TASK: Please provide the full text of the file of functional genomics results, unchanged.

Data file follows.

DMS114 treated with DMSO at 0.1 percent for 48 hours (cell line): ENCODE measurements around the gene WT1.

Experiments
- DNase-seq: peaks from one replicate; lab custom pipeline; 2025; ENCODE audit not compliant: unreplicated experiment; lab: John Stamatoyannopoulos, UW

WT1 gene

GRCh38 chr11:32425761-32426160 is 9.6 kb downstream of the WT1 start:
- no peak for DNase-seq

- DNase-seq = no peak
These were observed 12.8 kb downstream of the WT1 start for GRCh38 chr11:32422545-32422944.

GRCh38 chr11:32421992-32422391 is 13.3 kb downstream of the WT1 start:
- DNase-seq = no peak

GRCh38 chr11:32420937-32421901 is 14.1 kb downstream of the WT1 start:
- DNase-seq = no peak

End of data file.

DMS114 treated with DMSO at 0.1 percent for 48 hours (cell line): ENCODE measurements around the gene WT1.

Experiments
- DNase-seq: peaks from one replicate; lab custom pipeline; 2025; ENCODE audit not compliant: unreplicated experiment; lab: John Stamatoyannopoulos, UW

WT1 gene

GRCh38 chr11:32425761-32426160 is 9.6 kb downstream of the WT1 start:
- no peak for DNase-seq

- DNase-seq = no peak
These were observed 12.8 kb downstream of the WT1 start for GRCh38 chr11:32422545-32422944.

GRCh38 chr11:32421992-32422391 is 13.3 kb downstream of the WT1 start:
- DNase-seq = no peak

GRCh38 chr11:32420937-32421901 is 14.1 kb downstream of the WT1 start:
- DNase-seq = no peak